• according to the narrator Alistair Cooke: "After she'd been in the hospital for two weeks, Dr. Luther and Dr. Day were satisfied that whether she behaved as Eve White or Eve Black, she would do no harm to herself or to others" - Eve was discharged, and would receive out-patient treatment; meanwhile, Ralph moved by himself to Jacksonville, FL
  • Eve 'Black's' sporadic and unstable behavior, including provocative and seductive nightclub behavior with other men (and with Ralph himself) increased tensions and ultimately forced Ralph to divorce his wife
  • Dr. Luther was worried that both of Eve's two personalities were incapable of being 'normal.' In fact, he learned from Eve 'Black' that Mrs. White had considered suicide the night before by slitting her wrist with a razor blade
  • after further hypnosis, a third more stable, composed, mature and sophisticated matronly personality emerged known as 'Jane.' She claimed that she knew of her alter-egos (Eve 'Black' and Mrs. White) but was mostly unfamiliar with them; the narrator summarized the finding: "And so, now Dr. Luther had three inadequate personalities to complicate and confuse his search for one stable and complete woman, all of whom continued to live, so to speak, their own separate lives. Which would it be? The rollicking and irresponsible playgirl?...The defeated wife?...Or the pleasant young woman who had no memory? What, in short, had nature, in the first place, intended this woman to be?"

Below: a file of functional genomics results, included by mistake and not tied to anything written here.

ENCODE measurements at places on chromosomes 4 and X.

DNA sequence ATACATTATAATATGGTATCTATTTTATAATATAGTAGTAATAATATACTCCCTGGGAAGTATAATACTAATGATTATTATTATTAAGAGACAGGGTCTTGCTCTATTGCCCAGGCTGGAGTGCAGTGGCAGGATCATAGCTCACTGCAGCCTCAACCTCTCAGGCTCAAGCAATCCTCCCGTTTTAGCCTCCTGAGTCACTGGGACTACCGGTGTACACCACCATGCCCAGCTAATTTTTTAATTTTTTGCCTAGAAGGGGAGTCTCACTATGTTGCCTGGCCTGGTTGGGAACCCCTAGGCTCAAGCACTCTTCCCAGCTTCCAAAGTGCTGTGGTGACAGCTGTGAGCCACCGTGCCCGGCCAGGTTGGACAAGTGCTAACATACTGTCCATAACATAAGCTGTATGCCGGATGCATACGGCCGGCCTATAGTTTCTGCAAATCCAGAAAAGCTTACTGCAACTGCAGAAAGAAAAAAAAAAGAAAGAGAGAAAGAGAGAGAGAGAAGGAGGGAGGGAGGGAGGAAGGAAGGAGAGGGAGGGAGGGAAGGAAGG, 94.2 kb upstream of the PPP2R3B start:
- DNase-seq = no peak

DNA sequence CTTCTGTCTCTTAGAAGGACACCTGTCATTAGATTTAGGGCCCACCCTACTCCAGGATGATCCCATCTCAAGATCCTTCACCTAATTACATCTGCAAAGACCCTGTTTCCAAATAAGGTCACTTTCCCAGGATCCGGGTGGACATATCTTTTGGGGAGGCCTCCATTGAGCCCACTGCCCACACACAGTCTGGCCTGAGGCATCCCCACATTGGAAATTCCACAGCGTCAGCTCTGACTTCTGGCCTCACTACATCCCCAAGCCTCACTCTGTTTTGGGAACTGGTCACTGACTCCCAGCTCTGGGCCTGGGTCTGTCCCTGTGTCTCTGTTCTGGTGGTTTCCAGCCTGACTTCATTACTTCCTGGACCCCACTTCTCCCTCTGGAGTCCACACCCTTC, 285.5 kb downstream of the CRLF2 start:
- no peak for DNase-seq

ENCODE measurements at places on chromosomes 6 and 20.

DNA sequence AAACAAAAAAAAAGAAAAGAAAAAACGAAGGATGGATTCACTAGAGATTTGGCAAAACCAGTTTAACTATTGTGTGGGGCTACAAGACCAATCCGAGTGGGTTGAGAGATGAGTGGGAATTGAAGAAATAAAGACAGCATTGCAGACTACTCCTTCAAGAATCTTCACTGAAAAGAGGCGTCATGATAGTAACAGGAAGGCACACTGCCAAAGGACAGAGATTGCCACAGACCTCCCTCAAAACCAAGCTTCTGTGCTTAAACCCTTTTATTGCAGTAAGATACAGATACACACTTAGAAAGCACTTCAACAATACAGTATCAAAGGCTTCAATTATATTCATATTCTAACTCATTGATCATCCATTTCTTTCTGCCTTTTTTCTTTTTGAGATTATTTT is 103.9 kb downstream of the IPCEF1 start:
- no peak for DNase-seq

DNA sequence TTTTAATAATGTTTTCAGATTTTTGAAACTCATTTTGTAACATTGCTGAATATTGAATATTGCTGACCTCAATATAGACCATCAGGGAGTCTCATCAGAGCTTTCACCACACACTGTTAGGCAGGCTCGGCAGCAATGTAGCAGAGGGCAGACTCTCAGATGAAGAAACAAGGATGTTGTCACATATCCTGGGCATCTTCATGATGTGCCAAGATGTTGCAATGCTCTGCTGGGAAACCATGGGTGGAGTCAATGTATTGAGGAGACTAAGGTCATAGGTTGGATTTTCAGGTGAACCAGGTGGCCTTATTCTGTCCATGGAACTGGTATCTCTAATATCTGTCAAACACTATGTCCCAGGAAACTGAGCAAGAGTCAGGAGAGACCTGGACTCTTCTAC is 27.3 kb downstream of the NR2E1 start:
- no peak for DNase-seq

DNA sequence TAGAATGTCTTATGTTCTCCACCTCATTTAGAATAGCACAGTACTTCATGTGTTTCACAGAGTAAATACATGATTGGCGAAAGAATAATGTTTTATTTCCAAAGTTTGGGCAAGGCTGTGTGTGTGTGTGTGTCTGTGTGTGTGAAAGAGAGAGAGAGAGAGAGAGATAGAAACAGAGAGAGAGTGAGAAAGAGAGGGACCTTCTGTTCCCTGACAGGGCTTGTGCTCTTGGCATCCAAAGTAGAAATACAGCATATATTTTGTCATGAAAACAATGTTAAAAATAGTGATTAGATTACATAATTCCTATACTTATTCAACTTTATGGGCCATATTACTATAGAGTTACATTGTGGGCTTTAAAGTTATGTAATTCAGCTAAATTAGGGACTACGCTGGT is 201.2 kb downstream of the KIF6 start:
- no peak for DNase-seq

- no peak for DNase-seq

• in the fall of 1953 during further treatment, Eve "White" (who appeared to be 'dying' or disappearing) reported instances of intense fatigue and other memory lapses; with Dr. Luther, Eve (under hypnosis) recalled a traumatic event in her own childhood (Mimi Gibson as young Eve); during the memory, Eve cried out: "No, Mama! Mama, please don't make me!...She made me kiss her!"
  • in a stunning flashback, the young girl described how her mother had forced her to kiss her grandmother in an open-casket during a funeral: ("You've got to kiss Grandma goodbye. Then you won't miss her so much if you kiss her goodbye, sugar pie. You know that"); it appeared that the terrifying incident was the trigger that had given birth within her to the personality of Eve "White"
The Film's Dramatic Climax

Troubled Eve "White" with Dr. Luther

Under Hypnosis, Eve Recalled a Traumatic Childhood Event

Eve to Dr. Luther: "She made me kiss her!"